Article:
Splinter of Ice, by Ben Jeapes
|Photo by Markus Spiske on Unsplash|
If you’re missing the allusion, it’s to the splinter of ice that Graham Greene said lurks in the heart of every writer: no matter how terrible the tragedy, there is a small part of you tucking it all away for future use: the thoughts, the emotions, the feelings.
He came to this realisation when he was in hospital. He was an adult, but elsewhere in the ward a young child died suddenly. The family came to grieve and mourn. He wrote: “I watched and listened. There was something which one day I might need: the woman speaking, uttering the banalities she must have remembered from some woman’s magazine, a genuine grief that could communicate only in clichés.”
And here we are in the grip of a global pandemic …
I don’t for one second discount the tragedy that is going on all around us. Lives lost, hopes and dreams ruined. I’m fortunate enough to be relatively unaffected. I know others are not nearly so fortunate. That just helps me be more dispassionate. There is so much going on to take in that I am sure it will be popping up in my writing - and very likely yours, and that of many other writers - for years to come. Frankly, we’ll be failing as writers if it doesn’t. In Revelation 1.19 – admittedly, in a slightly different context but whatever – Jesus tells John to “write ... what you have seen”. I believe he gives us the same instruction.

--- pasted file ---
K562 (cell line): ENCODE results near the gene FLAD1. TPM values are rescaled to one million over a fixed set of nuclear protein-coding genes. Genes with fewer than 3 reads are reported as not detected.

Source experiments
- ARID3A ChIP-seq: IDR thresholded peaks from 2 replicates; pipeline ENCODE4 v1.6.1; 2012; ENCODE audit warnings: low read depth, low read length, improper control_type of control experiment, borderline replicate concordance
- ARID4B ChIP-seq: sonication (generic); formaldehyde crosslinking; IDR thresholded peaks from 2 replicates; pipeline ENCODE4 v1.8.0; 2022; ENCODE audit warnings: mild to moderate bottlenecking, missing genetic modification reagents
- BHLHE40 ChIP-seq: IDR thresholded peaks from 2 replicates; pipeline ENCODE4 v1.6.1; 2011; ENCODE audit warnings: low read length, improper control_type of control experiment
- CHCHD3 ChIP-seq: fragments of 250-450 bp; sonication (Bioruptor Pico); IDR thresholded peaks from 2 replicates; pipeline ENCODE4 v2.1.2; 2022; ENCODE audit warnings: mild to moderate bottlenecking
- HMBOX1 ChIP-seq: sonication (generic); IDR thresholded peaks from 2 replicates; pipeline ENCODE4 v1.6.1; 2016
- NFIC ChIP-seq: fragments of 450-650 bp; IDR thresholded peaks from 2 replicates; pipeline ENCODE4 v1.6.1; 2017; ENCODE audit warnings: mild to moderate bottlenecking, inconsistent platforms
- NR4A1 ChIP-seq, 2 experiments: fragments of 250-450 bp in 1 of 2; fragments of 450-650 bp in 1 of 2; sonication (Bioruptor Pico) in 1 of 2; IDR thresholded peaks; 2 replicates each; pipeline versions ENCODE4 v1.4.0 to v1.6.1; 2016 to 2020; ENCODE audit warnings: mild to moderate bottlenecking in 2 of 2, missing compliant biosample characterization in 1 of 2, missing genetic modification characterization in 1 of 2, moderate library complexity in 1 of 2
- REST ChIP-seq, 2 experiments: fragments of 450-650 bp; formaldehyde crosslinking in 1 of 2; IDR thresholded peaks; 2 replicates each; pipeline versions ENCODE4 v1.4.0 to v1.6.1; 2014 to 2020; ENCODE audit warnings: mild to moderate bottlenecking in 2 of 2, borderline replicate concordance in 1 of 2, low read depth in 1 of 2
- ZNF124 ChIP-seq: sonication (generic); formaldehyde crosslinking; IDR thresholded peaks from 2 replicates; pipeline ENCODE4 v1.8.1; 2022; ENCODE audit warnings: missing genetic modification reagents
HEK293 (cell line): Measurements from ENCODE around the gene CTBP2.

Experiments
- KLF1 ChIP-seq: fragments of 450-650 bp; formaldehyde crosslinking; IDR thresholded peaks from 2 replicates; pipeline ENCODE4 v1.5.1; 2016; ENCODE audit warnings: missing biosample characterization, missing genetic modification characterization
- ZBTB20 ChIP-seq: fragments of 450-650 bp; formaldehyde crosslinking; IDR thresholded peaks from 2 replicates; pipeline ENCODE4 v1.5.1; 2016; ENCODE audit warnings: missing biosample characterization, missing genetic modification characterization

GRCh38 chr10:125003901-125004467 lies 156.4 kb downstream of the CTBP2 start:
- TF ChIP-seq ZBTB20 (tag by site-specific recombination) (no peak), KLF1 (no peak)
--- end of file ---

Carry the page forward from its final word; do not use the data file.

Maybe it sounds harsh, but Jesus would not have been able to deliver his parables, with their searing insights into human motivations and feelings, without understanding the world and people very, very well - and he did that through observing us for 30 years. I once heard a Christian speaker wonder whether the Incarnation would have happened without the Fall? I think it would have (though your opinion may vary). It had to happen as a result of the Fall so that all who believe in him should not die and all that, but even without the Fall I think God would have wanted to see things as we see them, feel as we feel, understand as we understand … and hence become one of us.
Of course, one thing Jesus was not was dispassionate. He invariably shared in the pain and grief of others. He famously wept for Lazarus despite already being resolved to return him to life. Maybe that’s the secret of being a Christian writer. Passion and dispassion combined so that you’re never sure where one ends and the other begins. A continuum of passion/dispassion. We worship a god who is three in one. It shouldn’t be hard!
Thanks for this, Ben: a good insight into the nature of the 'splinter of ice' - a publisher has to retain a similar objectivity, to do the job well. I enjoyed the article you referenced in Prospect magazine: a very balanced and well-informed piece.ReplyDelete
I love that Graham Greene quotation - I hadn't heard it before, but it says perfectly how it is to be a writer. Thank you.ReplyDelete
A good thoughtful piece. This objectivity can lead into truly 'going deep'. Many will rush to put their thoughts out, (and risk ending up with cliche) but the thoughts which are gathered and garnered will help our writing to mature and will become applicable and teach us ways of being and seeing and doing, which will fit into other areas of our writing, and inform our inner and outer lives. Thank you!ReplyDelete
I'd never heard this phrase before, Ben. I have been worrying of late that a little dispassionate voice has taken up residence in my virtual writing studio, but if it's a normal writerly phenomenon I don't feel so bad. Interesting, isn't it, that we can care so deeply while observing at the same time.ReplyDelete